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  14. @Krishna
    So, I read the article and it leaves me with more questions than answers, wonder if it is material for another article... I heard accounts that Krishnamurthy was enlightened from day one, that some people had trouble relating to him because of it. I don't know, I could be totally wrong, but what his disciple says makes me cringe, and I am probably wrong, then again, "not having a practice", "not necessary", "wrong"... we can just see it right now, all that matters is now... Maybe i am less evolved, I seem to need a practice, then again, I am not that smart.

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  15. Claudia
    It is good that the article has stimulated your thinking . J Krishnamurti(JK) has been terribly been misunderstood as he never gave any methods , techniques , 5 steps /8 steps etc and he wants people to question the "the very motive" behind any act and that is where we refuse to do so as all our false masks will peel of . By the way JK was himself a great yoga practitioner till the end of his life and in fact one of the reasons why I came to yoga was due to JK .But JK practiced yoga purely for the functional well being of the body and was not against anything that improves one physically and mentally at "the functional level" and not for "psycological security " .Wearing good and decent clothes is fine according to JK but are u doing this to show ur status or attract others towards u ? This is the vichara he has given . Investigate the "motives" behind what you are doing and when u start investigating , you will be shocked to see that many of your desires / beliefs are nothing but "psycological crutches" or they are there to seek "love ,approval and appreciation, security" from others .I will write in detail about this in my blog post but this is the substance of his teaching - "investigate the motive " behind why u do anything and as a starting point you can start with "why do people go to Mysore for practicing Ashtanga?" .Is it purely only for practice at the traditional place or is the hidden motive to get certification from Sharath /Pattabhi Joise (in the past ) or to go back and write in your Yoga Bio data that you have practiced Ashtanga in Mysore under Sharath and hence indirectly pointing out that you are some one special . There is no right / wrong answer to this question , it is enough each individual investigate deeply his/her motives behind the same and the same technique applies to other things in life .More later in my blog post .Keep reading that interview from Rajesh Dalal from time to time slowly and u will get deeper insights every time u read .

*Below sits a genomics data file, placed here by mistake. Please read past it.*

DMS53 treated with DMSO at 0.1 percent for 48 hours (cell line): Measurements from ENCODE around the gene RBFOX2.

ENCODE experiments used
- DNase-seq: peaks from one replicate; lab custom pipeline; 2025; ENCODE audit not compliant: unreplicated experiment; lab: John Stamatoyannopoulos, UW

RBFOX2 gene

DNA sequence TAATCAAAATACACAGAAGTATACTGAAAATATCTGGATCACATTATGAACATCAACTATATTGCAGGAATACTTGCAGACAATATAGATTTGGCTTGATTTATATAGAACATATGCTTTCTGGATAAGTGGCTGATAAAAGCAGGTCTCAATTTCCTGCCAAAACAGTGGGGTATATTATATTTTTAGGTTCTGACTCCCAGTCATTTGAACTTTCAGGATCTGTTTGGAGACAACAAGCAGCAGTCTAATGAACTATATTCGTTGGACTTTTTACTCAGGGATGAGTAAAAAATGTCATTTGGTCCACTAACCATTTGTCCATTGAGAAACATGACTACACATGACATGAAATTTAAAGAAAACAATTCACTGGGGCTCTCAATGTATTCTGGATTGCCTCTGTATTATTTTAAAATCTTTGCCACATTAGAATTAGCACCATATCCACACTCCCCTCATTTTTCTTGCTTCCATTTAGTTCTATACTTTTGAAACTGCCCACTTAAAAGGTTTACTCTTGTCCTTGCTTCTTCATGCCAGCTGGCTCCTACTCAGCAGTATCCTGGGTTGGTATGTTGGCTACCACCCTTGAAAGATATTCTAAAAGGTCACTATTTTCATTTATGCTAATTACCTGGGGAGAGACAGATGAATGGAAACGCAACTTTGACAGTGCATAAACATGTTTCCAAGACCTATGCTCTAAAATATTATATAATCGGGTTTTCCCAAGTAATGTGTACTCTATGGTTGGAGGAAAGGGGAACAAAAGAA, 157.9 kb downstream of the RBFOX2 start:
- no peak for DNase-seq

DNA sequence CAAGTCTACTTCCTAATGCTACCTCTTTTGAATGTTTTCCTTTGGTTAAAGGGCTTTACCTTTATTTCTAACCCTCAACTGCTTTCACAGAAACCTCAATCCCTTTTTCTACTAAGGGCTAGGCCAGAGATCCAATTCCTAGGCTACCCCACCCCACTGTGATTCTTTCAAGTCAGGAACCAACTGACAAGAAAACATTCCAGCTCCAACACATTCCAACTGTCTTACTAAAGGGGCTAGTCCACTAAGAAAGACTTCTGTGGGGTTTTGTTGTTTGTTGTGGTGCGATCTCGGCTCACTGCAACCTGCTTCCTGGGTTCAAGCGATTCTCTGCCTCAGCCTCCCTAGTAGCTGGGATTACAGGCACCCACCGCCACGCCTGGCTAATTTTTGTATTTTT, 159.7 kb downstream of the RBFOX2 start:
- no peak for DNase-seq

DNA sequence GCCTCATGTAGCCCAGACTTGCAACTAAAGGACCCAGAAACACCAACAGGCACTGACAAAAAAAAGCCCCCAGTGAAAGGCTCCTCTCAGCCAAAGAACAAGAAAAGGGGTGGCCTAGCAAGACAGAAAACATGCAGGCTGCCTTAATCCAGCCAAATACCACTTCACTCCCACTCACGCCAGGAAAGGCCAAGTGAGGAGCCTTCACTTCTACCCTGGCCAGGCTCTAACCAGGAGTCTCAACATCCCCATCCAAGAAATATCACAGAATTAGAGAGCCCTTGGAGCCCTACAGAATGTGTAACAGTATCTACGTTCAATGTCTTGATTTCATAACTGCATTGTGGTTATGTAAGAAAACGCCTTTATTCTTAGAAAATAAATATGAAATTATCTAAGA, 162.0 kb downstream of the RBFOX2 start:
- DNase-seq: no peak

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  16. Namaste, Devi.